1. Every thing in life has patterns to it. By the study of the patterns of different things you can come to learn the science of the thing trough studying it's patterns. What keys do the patterns of a thing give you to the scientific functioning of it's being.

By studying patterns you come to learn science all things have patterns and the science of different things can be described by mathematical patterns. The patterns of a thing give you knowledge of the science of the thing. How much is the pattern of a thing involved in the science of the thing.

studying patterns and translating science into it's natural patterns you come to think in a new way, the way of genius all great mathematical are masters of the study and knowledge of natural patterns and wha science those patterns demonstrate.

Study patterns of things to learn the science of things. How do the patterns of things demonstrate the science of things.

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3. Im not really sure what you are trying to say, finding and describing patterns is what scientists and mathematicians do!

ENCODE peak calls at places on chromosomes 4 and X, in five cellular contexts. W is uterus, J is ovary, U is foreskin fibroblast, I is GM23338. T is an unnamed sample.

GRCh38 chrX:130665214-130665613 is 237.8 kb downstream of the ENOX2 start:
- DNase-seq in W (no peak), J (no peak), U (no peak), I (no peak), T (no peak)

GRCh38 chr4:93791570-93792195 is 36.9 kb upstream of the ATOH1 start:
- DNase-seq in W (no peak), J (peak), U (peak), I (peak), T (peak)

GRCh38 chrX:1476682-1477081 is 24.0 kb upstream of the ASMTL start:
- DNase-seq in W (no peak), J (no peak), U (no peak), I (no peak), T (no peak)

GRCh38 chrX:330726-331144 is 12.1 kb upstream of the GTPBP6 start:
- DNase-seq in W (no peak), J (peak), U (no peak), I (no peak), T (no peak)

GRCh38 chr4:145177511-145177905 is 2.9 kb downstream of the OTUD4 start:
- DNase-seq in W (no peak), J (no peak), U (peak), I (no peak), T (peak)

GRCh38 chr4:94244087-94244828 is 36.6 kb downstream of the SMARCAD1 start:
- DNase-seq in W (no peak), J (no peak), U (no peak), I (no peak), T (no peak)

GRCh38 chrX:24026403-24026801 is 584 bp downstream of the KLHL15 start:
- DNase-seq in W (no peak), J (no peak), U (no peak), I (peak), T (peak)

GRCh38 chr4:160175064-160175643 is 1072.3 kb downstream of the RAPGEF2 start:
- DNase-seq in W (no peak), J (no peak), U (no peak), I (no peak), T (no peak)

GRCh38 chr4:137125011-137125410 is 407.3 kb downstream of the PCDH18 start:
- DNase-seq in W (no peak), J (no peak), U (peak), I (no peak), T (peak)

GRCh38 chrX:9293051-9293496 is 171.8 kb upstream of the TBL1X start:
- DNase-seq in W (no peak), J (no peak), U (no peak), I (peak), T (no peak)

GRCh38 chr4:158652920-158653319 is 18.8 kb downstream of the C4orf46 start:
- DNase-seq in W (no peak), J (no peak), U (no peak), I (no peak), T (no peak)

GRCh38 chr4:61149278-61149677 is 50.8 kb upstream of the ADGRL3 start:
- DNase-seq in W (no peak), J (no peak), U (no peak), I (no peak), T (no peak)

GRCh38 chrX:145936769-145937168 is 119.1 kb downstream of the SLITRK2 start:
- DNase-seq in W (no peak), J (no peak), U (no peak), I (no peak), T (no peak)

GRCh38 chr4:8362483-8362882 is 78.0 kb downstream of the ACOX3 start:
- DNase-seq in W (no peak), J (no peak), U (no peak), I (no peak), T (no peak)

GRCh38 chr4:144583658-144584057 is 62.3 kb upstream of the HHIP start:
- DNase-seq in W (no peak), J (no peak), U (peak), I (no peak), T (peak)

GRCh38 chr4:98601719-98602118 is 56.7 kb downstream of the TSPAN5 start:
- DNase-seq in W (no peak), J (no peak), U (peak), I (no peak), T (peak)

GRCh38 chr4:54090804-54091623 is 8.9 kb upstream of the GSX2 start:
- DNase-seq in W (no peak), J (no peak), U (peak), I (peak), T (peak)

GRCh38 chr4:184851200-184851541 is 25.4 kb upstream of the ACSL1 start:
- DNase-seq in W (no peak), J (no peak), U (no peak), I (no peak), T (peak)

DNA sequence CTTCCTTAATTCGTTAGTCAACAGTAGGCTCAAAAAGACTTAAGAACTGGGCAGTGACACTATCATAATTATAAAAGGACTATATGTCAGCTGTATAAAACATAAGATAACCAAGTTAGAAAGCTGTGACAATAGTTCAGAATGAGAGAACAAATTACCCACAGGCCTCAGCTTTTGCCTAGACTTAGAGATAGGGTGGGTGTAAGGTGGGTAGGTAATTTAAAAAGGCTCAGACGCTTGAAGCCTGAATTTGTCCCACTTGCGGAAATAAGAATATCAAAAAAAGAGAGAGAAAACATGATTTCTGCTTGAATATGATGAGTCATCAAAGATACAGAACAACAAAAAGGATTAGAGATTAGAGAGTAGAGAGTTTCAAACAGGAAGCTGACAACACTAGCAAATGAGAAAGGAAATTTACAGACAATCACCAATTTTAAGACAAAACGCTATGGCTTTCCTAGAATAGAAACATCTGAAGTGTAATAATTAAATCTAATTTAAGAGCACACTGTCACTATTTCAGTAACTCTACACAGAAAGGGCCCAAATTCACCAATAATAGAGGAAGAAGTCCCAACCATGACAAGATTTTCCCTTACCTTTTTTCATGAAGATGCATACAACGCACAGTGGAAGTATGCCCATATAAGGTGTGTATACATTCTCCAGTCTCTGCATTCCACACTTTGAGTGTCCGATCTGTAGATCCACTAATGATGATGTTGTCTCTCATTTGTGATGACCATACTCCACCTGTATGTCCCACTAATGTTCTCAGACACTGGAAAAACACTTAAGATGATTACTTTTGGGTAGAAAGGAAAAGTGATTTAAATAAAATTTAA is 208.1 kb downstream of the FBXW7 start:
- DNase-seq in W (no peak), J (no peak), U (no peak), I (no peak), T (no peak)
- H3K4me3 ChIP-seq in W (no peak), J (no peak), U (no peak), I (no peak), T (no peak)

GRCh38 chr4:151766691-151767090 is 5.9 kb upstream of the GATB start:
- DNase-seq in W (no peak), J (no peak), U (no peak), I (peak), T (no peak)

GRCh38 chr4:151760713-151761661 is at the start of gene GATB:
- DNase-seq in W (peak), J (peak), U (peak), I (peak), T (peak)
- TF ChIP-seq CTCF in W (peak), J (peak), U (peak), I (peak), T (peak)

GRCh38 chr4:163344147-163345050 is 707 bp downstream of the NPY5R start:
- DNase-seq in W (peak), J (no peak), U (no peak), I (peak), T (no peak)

4. You may want to look into CDT (causal dynamic triangulation).
Renate Loll is one of the pioneers of a new approach to the nonperturbative quantization of gravity, that of Causal Dynamical Triangulations which recently has produced a number of remarkable results. These include a dynamical derivation of the fact that space-time is four-dimensional (something that can be taken for granted only in classical gravity) and that it has the shape of a de Sitter Universe (like our own universe in the absence of matter), and of the so-called wave function of the universe which plays an important role in understanding the quantum behaviour of the very early universe
Renate Loll

5. Fractals can be used (without conflict) to the Planckian scale and may well be THE fundamental structure of the universe.

Planckian Birth of the Quantum de Sitter Universe

J. Ambjorn, A. Gorlich, J. Jurkiewicz, R. Loll
(Submitted on 17 Dec 2007 (v1), last revised 8 Jan 2009 (this version, v2))

We show that the quantum universe emerging from a nonperturbative, Lorentzian sum-over-geometries can be described with high accuracy by a four-dimensional de Sitter spacetime. By a scaling analysis involving Newton's constant, we establish that the linear size of the quantum universes under study is in between 17 and 28 Planck lengths. Somewhat surprisingly, the measured quantum fluctuations around the de Sitter universe in this regime are to good approximation still describable semiclassically. The numerical evidence presented comes from a regularization of quantum gravity in terms of causal dynamical triangulations.
[0712.2485] Planckian Birth of the Quantum de Sitter Universe

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